Statistics to Measure Offshoring and its Impact
We identify “first generation” statistics to measure offshoring as the share of imported intermediate inputs in costs, along with O*NET data to measure the tradability of tasks. These data were used to measure the shifts in relative labor demand and relative wages due to offshoring. A limitation of these statistics is that they cannot be used to measure the impact on real wages, and for that purpose, we need price-based measures of offshoring. More recently, “second generation” statistics have arisen from global input-output tables. These measures include the foreign value-added in exports, or its counterpart, the domestic value-added in exports. We illustrate the foreign value-added component in the surge of Chinese exports following its WTO entry in 2001. We argue that such second-generation statistics should also be supplemented by price-based measure of offshoring, and we propose one simple measure that extends the effective rate of protection on imports to apply to exported goods.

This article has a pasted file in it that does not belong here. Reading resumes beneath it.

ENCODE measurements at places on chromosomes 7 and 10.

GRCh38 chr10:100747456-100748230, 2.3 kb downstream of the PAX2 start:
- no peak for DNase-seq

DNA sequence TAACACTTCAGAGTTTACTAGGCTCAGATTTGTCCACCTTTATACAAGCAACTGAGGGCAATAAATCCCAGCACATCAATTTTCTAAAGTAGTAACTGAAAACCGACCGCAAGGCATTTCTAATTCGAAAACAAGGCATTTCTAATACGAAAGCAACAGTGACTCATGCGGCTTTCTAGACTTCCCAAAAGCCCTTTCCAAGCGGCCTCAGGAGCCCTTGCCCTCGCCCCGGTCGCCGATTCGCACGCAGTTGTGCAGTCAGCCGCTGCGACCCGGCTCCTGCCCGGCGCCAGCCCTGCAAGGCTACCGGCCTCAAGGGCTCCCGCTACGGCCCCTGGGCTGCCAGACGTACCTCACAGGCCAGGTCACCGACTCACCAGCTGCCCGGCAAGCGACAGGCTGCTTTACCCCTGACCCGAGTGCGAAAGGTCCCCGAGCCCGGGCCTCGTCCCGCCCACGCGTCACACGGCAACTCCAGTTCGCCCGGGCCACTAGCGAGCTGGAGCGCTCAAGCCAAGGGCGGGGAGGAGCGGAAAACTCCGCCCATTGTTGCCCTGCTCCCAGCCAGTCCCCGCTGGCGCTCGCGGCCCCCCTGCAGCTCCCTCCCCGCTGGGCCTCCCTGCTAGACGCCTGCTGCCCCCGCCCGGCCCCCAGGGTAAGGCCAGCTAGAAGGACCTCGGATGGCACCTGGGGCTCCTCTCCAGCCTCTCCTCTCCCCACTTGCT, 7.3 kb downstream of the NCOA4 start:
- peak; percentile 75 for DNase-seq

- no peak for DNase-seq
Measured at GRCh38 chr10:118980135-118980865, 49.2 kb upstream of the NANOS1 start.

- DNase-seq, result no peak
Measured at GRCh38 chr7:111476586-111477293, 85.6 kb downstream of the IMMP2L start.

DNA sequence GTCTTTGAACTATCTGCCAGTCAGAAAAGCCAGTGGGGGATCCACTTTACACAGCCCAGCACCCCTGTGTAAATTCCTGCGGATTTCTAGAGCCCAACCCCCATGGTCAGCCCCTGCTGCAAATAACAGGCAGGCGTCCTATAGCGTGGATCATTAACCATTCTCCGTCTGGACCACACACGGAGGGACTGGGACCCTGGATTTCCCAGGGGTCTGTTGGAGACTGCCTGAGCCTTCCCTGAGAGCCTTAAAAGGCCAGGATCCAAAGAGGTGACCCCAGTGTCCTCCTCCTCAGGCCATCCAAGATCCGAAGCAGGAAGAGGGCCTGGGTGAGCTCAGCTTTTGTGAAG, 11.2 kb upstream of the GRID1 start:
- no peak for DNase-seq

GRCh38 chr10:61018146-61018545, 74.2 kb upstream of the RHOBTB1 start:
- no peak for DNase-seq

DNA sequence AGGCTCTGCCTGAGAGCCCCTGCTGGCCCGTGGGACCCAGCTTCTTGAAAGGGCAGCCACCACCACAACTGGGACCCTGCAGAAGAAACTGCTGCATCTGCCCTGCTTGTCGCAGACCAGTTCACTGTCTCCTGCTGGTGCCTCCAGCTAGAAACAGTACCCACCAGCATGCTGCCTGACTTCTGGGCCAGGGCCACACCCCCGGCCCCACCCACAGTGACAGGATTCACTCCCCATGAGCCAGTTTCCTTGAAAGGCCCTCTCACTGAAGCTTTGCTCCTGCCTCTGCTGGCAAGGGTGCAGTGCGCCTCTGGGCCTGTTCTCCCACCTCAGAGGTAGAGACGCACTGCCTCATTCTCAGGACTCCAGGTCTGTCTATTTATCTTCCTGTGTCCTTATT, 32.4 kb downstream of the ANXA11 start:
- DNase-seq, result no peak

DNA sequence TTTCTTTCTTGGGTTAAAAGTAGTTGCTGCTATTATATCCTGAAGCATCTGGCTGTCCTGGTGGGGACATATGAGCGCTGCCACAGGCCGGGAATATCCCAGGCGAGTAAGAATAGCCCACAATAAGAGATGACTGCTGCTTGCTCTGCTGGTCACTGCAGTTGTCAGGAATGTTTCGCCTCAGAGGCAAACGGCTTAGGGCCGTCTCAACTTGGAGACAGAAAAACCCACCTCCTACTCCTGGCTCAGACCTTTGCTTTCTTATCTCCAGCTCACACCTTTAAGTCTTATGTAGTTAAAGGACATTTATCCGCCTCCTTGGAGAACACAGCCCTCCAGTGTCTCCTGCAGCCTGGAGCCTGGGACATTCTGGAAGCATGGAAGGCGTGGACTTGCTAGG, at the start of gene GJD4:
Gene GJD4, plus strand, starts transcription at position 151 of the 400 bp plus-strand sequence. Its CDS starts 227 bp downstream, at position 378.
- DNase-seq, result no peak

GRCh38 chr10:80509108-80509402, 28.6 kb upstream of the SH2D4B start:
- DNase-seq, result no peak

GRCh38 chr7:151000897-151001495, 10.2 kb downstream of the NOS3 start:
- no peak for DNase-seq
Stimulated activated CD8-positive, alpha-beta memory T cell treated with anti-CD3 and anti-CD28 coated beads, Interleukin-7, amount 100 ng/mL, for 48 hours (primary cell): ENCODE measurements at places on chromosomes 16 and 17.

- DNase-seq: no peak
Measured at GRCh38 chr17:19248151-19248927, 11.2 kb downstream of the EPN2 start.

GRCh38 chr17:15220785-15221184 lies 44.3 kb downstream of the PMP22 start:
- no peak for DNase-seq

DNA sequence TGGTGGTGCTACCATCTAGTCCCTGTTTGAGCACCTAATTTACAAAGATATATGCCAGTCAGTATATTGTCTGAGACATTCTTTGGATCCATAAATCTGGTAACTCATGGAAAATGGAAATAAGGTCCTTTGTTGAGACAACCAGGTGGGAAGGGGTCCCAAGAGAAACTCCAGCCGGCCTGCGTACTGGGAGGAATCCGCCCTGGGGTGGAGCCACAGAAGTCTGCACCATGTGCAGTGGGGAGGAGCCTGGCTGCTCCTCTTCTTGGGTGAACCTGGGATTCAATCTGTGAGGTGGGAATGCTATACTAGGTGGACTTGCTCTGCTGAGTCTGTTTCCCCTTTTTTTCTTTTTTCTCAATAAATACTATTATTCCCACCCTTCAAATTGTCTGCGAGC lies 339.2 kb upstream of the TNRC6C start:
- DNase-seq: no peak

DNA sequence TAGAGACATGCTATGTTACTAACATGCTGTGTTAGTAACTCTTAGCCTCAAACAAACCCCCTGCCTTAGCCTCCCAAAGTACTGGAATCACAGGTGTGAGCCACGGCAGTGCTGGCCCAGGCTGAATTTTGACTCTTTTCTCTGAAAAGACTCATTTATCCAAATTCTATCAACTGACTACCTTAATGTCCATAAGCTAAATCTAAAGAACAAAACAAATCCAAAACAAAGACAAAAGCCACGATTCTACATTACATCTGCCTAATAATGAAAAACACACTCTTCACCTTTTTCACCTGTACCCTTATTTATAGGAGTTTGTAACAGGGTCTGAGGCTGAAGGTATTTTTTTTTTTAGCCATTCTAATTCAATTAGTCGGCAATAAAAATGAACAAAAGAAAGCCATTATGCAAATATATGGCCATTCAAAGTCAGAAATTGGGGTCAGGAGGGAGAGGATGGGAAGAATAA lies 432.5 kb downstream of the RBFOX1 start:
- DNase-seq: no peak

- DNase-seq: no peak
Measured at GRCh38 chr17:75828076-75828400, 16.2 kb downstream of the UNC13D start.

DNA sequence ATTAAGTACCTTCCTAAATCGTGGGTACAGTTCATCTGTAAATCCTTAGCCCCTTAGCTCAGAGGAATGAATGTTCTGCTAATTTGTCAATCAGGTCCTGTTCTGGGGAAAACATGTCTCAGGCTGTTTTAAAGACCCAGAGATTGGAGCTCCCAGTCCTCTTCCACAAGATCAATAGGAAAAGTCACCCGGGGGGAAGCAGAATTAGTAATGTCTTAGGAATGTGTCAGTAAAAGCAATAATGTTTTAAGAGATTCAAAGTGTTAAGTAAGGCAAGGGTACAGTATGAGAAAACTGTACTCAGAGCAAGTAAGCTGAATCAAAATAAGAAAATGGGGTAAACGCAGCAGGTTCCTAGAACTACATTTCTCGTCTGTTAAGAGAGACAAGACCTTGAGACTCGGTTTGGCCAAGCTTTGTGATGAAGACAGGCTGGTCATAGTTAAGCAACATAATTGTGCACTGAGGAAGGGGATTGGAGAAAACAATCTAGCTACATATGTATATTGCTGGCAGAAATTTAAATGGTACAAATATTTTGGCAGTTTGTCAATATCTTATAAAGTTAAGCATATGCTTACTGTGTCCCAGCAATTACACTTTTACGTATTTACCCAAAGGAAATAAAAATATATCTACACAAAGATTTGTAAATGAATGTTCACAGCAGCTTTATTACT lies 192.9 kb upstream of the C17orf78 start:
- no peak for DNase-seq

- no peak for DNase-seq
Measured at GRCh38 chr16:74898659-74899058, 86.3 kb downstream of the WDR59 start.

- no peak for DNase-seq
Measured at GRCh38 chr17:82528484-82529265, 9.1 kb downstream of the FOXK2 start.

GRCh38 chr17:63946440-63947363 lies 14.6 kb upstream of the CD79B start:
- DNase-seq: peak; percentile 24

Prepared for the Fourth IMF Statistical Forum, "Lifting the Small Boats: Statistics for Inclusive Growth," November 17-18, 2016, Washington, D.C. I thank Akira Sasahara for excellent research assistance and Marcel Timmer for his discussant's comments. Financial support from the National Science Foundation is gratefully acknowledged. The views expressed herein are those of the author and do not necessarily reflect the views of the National Bureau of Economic Research.